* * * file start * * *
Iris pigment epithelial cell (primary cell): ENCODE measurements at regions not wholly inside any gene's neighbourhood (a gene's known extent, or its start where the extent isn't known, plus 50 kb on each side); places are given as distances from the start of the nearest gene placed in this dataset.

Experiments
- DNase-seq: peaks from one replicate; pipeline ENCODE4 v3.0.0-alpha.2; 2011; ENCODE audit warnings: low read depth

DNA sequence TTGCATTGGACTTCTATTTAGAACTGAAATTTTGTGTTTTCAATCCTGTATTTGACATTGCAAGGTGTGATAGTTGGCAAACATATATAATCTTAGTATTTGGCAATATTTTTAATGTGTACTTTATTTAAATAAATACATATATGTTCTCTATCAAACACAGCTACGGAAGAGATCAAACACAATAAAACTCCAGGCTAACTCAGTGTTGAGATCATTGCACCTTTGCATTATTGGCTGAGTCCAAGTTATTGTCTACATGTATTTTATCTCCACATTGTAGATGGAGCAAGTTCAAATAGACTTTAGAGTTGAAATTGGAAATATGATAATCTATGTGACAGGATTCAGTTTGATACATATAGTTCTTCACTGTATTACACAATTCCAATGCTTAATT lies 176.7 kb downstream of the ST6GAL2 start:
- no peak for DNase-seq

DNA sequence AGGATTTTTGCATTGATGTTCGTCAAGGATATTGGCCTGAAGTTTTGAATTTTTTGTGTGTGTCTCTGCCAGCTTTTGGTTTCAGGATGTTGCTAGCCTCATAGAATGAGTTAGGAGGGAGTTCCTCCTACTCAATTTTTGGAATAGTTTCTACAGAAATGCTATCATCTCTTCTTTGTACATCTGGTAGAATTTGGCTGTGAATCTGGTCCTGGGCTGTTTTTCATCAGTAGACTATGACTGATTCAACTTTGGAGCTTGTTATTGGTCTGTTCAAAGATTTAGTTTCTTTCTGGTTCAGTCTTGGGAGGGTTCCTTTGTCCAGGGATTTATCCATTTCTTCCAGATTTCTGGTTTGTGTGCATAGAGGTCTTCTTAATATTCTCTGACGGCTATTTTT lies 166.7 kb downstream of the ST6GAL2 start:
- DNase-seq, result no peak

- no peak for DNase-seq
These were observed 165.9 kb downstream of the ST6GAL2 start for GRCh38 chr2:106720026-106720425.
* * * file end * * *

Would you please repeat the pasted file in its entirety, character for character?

Iris pigment epithelial cell (primary cell): ENCODE measurements at regions not wholly inside any gene's neighbourhood (a gene's known extent, or its start where the extent isn't known, plus 50 kb on each side); places are given as distances from the start of the nearest gene placed in this dataset.

Experiments
- DNase-seq: peaks from one replicate; pipeline ENCODE4 v3.0.0-alpha.2; 2011; ENCODE audit warnings: low read depth

DNA sequence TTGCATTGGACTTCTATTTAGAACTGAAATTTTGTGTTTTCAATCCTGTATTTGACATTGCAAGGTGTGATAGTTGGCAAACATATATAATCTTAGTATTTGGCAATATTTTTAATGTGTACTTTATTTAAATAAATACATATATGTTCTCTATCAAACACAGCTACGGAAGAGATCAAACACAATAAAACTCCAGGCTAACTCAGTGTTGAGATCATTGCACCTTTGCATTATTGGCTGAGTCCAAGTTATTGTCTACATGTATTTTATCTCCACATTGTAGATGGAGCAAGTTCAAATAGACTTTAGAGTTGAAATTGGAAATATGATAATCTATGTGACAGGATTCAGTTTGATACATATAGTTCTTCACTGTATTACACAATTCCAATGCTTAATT lies 176.7 kb downstream of the ST6GAL2 start:
- no peak for DNase-seq

DNA sequence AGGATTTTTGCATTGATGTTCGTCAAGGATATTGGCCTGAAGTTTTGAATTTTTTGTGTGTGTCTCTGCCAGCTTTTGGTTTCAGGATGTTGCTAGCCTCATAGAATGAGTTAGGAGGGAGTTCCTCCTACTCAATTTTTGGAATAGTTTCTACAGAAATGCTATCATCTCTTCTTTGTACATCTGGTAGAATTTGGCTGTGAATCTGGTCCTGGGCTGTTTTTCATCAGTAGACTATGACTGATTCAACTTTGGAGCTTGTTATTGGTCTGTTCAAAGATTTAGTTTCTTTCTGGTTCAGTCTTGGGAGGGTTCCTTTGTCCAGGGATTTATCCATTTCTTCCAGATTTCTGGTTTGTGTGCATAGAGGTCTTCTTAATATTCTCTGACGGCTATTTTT lies 166.7 kb downstream of the ST6GAL2 start:
- DNase-seq, result no peak

- no peak for DNase-seq
These were observed 165.9 kb downstream of the ST6GAL2 start for GRCh38 chr2:106720026-106720425.